She also won a Daytime Emmy in 1983 for hosting the game show Just Men!, the first awarded to a female emcee.
White won another Emmy and attracted 12 million viewers for hosting Saturday Night Live in 2010 at age 88 after a fan-based Facebook campaign; starred in a clever Snickers Super Bowl commercial with Abe Vigoda; and netted noms from 2012-14 (giving her a career total of 21) as host of the NBC reality show Off Their Rockers.
In 1988, White was inducted into the Television Hall of Fame and received the Screen Actors Guild’s Life Achievement Award in 2010.
The Guinness Book of World Records in 2013 said she held the record for longest TV career for an entertainer (female). “I think the reason for the longevity is that several generations have gotten to know me over the years, so I’ve become sort of part of the family,” she told Larry King in 2010.
Betty Marion White was born on Jan. 17, 1922, in Oak Park, Illinois, the only child of an electrical engineer and a housewife. The family moved to Los Angeles when she was 2, and she graduated from Beverly Hills High School. Her idol was singer-actress Jeanette MacDonald.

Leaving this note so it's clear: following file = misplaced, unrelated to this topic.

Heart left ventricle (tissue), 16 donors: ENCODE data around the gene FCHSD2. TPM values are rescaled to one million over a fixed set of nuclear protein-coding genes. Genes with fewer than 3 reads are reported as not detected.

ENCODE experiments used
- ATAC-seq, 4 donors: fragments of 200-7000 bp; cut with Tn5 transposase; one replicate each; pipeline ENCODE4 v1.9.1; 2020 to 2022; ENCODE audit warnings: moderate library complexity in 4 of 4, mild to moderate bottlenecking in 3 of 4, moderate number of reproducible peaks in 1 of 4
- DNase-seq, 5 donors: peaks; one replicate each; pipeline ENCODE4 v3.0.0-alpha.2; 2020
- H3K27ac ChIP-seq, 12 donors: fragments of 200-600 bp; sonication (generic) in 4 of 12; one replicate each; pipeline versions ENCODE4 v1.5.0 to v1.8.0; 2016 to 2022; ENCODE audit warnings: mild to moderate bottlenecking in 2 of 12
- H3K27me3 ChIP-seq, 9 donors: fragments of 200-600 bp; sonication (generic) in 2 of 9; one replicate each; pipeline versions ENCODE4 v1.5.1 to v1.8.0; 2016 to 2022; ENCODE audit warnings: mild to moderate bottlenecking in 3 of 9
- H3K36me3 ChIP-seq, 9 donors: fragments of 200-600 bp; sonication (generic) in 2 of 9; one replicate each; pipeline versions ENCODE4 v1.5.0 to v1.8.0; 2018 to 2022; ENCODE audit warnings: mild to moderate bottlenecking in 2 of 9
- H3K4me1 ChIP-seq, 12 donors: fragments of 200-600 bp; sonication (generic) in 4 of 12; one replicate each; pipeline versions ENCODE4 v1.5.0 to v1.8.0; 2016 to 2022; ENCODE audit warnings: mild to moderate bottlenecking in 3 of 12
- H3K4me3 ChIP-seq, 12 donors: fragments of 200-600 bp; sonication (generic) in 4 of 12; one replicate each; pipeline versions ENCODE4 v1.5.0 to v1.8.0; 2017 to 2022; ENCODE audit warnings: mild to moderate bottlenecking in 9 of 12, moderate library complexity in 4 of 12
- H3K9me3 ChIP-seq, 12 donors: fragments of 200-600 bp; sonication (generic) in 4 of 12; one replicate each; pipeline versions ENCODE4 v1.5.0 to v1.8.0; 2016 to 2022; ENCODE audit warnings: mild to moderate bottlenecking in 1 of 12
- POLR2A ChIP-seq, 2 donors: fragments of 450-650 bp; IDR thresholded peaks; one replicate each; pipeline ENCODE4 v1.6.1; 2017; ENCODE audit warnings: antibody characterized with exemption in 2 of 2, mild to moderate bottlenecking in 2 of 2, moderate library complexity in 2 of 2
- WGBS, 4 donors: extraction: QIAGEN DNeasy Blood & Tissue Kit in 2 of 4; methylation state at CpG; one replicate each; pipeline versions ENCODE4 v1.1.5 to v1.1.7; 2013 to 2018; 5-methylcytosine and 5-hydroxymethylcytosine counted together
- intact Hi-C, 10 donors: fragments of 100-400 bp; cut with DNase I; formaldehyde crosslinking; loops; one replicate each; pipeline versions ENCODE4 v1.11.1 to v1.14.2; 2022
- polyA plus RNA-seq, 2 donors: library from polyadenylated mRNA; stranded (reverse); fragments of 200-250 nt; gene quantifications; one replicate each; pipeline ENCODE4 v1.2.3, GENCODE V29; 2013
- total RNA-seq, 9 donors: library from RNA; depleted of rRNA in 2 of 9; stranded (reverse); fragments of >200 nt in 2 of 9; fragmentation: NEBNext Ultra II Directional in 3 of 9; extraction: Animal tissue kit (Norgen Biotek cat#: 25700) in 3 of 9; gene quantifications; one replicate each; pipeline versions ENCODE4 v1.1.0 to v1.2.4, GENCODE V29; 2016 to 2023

“I was in the graduation play from high school and the president of our senior class, and I sang ‘The Merry Widow’ and did a little dance,” White told NPR in a 2014 interview. “I think that’s when the showbiz bug bit me — and they haven’t been able to get rid of me since.”
She landed parts on radio shows and in 1949 accepted disc jockey Al Jarvis’ offer to be his “Girl Friday” on Hollywood on Television, a new variety show he was doing for KLAC-TV. The show was on for five and a half hours a day, six days a week (Sundays off!). When Jarvis departed in 1952, she hosted the show for a couple of years.
Also in 1952, White co-founded Bandy Productions — she was a rare woman with power in show business in those days — and went on to star as the title character in the syndicated sitcom Life With Elizabeth, shot live from the Music Hall Theater in Beverly Hills. She also hosted The Betty White Show in daytime for NBC (that was only on a half-hour each weekday) and played a newlywed in Date With the Angels, a 1957-58 ABC comedy.